Religious tourism: A dream come true
Fatin Muhammad Hussain: I have headed the women’s volunteer committee of the South Asian Tawafa Establishment for five years during which we organized visits for pilgrims to see historical and archaeological sites of religious significance.
We took female pilgrims to the Two Holy Mosques Museum, the Kiswa factory, historical mosques, the birthplace of the Prophet Muhammad (peace be upon him), the Zamzam Factory, the Grand Mosque expansion sites and the Prophet’s Museum.
Archaeological sites in Makkah and the Arabian Peninsula can, if properly invested in, generate significant revenue. Makkah is of religious and historical importance and is viewed by millions of Muslims as the holiest place on earth. We should have a museum in this city which students and scholars of history and anthropology from across the Arab and Muslim world can visit.
In 2012, I wrote an article calling on the Saudi Commission of Tourism and National Heritage (SCTH) to build a global museum in Makkah similar to the Louvre Museum, the Barcelona City History Museum and the Hermitage Museum in Russia. These museums play a significant role in acquainting the world with Islamic history and civilization. A similar museum in Makkah would quench the thirst of millions of pilgrims.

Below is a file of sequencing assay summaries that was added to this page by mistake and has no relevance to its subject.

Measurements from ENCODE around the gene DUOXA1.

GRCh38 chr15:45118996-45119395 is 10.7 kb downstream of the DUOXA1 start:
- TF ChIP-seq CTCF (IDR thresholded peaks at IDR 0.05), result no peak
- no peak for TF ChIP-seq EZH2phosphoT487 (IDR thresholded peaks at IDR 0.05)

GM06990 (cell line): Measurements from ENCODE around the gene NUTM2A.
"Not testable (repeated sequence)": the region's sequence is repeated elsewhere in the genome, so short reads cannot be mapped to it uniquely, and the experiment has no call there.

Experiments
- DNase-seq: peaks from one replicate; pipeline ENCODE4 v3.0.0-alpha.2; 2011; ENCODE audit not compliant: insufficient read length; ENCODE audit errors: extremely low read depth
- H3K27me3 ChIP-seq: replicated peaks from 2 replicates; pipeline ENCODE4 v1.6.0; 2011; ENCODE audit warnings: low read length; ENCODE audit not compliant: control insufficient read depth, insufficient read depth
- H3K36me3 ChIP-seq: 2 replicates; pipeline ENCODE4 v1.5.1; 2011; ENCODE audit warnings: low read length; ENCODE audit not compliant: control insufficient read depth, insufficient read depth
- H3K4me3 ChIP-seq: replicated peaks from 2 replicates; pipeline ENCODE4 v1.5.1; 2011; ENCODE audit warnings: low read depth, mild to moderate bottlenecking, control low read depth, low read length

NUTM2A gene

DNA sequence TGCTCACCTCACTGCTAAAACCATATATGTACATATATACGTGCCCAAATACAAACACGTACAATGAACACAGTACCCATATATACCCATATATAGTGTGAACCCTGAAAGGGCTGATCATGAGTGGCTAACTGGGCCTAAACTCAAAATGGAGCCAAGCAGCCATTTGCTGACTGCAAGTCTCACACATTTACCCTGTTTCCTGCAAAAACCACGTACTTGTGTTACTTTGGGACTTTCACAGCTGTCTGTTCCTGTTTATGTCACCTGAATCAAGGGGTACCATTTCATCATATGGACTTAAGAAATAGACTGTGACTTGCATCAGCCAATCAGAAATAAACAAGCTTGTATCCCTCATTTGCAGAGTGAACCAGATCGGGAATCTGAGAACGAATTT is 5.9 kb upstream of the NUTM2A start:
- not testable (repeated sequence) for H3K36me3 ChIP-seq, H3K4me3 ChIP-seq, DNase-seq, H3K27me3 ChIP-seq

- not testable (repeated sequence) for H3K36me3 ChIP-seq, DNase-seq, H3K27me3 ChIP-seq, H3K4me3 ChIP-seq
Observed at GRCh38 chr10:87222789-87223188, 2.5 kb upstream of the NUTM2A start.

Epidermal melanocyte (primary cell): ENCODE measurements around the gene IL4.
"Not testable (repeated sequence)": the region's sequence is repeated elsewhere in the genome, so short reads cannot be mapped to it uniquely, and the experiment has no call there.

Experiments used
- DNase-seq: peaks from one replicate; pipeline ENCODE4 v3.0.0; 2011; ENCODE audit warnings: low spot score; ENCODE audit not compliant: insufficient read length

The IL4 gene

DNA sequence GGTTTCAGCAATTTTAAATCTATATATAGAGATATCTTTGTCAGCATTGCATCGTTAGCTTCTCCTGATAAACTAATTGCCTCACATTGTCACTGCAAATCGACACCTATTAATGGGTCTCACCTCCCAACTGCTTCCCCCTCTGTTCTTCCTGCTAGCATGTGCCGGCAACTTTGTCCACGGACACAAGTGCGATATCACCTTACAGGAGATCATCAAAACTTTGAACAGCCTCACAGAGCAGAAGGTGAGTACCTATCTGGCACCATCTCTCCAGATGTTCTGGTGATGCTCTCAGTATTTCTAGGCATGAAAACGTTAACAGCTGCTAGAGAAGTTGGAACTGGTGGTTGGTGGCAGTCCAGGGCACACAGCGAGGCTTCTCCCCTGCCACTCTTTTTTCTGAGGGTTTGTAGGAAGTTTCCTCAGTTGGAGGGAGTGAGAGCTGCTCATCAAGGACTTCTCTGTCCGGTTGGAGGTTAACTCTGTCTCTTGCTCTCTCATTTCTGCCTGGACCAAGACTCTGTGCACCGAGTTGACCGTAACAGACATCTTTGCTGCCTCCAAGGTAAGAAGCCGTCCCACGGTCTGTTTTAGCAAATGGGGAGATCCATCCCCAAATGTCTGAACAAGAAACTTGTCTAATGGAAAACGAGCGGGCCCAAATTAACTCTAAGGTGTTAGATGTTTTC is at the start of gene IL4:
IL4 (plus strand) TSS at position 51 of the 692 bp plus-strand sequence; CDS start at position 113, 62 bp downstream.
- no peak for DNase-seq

However, this dream has come true today. London-based architects, Mossessian Architecture, has won a competition to design the first cultural museum of its kind in Makkah which will be called “Oasis of Faith” and will help reflect the real image of Islam. Mossessian Architecture said that more visitors than those who visit the Louvre would visit the museum—an estimated 10 million every year. The project would provide a national non-petroleum source of income.
I suggest that the SCTH be transformed into a Ministry of Tourism because it can play a major role in the transformation of the Kingdom’s national economy and diversification of income. The SCTH has introduced a program allowing Umrah pilgrims to visit archaeological sites all over the country during their stay. The program creates job opportunities for Saudis, especially graduates of history and Islamic civilization programs as well as hospitality and tourism majors. I hope that pilgrims will be allowed to visit other historical sites in other parts of the country during their stay in the Kingdom.